South African photographer (and self-titled visual activist) Zanele Muholi has gained international recognition for her direct, powerful imagery. Muholi devoted years to a body of work called Faces and Phases (2006-2016), in which she directed her camera towards members of the black lesbian and trans community in South Africa. Muholi has exposed herself to innumerable acts of aggression and violence during the course of her career. Despite this, she continues to pursue her work, in part to insist on a visual history and visibility for members of her long-overlooked community.
Lately, however, self-portraiture—approached in the past with series such as “Miss (Black) Lesbian” and “Massa and Minah”—has taken on new prominence in the artist’s work.
With her newest set of self-portraits, Muholi meddles with the viewer’s expectations and assumptions. Self-aware and interrogative, the portraits are serious reflections on the genre and her place in it. As Muholi dons different clothing and accessories, she slips into different facets of the characters she creates. Witnessing this kind of self-portraiture is uncomfortable in its intimacy. Muholi is probing the depths within, an intense process that elicits a range of raw emotions both for herself and the viewer.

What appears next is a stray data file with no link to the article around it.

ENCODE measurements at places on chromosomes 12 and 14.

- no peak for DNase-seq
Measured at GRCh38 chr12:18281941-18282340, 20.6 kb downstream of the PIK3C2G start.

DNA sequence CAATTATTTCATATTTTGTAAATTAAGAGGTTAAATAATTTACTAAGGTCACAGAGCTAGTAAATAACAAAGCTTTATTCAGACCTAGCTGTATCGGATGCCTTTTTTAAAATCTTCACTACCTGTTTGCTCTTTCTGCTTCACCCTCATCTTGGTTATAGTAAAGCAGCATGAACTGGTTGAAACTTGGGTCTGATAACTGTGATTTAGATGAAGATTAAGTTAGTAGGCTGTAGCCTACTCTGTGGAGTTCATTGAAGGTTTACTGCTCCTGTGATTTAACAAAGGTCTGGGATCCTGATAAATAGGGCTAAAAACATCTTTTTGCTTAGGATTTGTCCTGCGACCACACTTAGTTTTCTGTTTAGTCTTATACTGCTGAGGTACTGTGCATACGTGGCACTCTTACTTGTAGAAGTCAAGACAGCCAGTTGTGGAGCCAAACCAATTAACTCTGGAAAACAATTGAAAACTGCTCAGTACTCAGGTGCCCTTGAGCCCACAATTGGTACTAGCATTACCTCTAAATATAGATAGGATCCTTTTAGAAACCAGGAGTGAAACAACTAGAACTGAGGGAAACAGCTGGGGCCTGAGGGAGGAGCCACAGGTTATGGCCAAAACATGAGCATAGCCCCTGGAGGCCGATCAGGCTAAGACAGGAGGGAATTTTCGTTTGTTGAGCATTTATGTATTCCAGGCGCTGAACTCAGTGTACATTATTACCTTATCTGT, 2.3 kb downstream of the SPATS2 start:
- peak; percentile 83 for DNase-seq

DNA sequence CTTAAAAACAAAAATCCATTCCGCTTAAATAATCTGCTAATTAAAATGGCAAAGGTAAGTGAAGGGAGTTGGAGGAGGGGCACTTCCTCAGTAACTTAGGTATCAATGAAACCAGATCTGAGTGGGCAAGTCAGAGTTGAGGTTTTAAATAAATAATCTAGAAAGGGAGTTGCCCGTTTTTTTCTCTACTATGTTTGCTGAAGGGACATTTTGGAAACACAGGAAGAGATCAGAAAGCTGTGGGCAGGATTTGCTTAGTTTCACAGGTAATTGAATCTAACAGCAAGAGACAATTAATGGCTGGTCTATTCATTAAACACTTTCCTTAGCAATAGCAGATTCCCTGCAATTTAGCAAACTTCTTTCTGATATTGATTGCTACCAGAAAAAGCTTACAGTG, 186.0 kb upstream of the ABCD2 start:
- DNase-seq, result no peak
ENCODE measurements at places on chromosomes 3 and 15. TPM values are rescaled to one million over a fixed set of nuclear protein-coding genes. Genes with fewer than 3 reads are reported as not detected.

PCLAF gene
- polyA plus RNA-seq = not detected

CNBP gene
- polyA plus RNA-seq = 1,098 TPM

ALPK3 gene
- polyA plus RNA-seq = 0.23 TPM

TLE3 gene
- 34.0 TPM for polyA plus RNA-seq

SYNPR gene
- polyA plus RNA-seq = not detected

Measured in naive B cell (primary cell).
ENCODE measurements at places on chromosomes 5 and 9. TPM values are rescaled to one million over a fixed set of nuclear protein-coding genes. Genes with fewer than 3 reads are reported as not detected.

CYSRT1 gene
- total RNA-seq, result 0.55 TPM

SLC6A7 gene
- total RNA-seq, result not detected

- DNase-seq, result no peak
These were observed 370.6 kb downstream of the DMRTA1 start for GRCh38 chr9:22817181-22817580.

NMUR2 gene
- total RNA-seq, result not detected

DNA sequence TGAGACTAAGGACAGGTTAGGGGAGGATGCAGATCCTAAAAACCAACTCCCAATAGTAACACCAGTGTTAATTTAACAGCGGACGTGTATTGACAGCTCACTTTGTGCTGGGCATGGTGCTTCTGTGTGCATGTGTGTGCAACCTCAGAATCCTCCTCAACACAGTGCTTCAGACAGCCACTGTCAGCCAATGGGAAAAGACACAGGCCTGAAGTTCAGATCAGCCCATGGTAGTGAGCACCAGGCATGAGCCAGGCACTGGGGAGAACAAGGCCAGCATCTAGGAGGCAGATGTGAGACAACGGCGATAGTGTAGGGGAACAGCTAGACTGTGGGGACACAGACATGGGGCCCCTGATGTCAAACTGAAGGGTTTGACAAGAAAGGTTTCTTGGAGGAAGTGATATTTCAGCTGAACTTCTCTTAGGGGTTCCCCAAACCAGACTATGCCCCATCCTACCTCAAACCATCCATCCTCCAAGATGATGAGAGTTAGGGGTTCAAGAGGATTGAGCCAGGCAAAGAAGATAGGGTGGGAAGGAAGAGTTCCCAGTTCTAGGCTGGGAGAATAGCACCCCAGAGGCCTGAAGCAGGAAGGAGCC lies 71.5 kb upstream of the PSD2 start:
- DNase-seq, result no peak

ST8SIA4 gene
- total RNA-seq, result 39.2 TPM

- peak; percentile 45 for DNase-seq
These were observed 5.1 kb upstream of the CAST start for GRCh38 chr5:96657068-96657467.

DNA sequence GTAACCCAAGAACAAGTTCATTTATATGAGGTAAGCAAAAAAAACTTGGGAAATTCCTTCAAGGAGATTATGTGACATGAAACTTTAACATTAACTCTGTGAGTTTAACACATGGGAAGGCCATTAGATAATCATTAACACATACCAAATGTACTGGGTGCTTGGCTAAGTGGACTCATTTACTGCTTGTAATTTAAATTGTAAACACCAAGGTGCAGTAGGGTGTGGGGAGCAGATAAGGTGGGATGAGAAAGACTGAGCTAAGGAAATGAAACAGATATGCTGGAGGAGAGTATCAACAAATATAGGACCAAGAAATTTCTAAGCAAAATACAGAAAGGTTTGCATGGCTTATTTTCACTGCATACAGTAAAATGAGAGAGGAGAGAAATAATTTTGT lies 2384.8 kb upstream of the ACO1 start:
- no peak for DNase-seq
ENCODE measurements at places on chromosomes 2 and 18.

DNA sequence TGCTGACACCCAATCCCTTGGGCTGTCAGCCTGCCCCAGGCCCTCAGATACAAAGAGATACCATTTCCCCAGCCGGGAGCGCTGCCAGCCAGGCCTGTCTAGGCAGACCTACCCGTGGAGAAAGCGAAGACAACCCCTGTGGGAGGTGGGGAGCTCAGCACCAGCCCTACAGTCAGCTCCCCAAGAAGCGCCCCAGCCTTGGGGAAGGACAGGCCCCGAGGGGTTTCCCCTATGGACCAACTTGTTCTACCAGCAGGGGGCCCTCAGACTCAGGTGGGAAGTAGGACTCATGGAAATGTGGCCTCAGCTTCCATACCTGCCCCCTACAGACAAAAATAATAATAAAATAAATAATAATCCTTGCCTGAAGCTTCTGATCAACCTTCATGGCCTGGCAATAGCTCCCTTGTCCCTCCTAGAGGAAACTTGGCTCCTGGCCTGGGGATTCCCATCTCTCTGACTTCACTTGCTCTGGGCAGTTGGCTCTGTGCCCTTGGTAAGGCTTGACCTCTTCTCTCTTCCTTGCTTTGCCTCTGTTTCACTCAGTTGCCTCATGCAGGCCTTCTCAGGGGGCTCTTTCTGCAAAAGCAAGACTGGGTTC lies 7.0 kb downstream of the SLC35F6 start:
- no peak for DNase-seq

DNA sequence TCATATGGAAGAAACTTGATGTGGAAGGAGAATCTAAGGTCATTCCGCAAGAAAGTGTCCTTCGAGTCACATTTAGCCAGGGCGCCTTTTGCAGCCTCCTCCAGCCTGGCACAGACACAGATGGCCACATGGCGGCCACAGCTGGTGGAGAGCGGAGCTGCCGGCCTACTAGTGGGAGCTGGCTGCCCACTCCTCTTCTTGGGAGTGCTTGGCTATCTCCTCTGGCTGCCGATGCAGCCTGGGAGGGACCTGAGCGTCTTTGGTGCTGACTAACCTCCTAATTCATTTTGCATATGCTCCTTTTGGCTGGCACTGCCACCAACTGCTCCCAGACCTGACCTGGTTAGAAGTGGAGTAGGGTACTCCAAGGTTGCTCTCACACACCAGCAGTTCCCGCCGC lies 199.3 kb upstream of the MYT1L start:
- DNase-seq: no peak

Looking at the image below, we at first see only decorative clothing and adornments. On closer inspection, however, the jagged objects crowning her head come into focus: they are clothespins. The elaborate, woven fabric on her body is, in reality, a doormat. Here, and across this bold new work, Muholi knows what we expect—and intentionally topples our predictions at every turn.
Below, she offers a few words to LensCulture readers about this photograph, which she selected as one of her favorites in the series.
This self-portrait is a special tribute to my late mother who passed on in 2009. She worked as a domestic worker for 42 years and was forced to retire due to ill health. After retirement she never lived long enough to enjoy her life at home with her family and grandchildren.
This photo is also a dedication to all the domestic workers around the globe who are able to fend for their families despite meagre salaries and make ends meet.
With this image I looked at how different people can use the materials of daily life for multiple purposes. The pegs lend an unexpected aesthetic to this photo and allow it to be read differently in the fashion world; the same goes for the striped mat. The pegs themselves can be seen as functional art in this regard. The striped doormat can also be used as shawl, but in this case it was meant for something else.
What people call a prop, I call material. The viewer is forced to rethink how they think about the materials—and their history.
I looked directly at the camera in order to create a sense of questioning or confrontation which could be read by viewers in different ways.
—Zanele Muholi, March 2017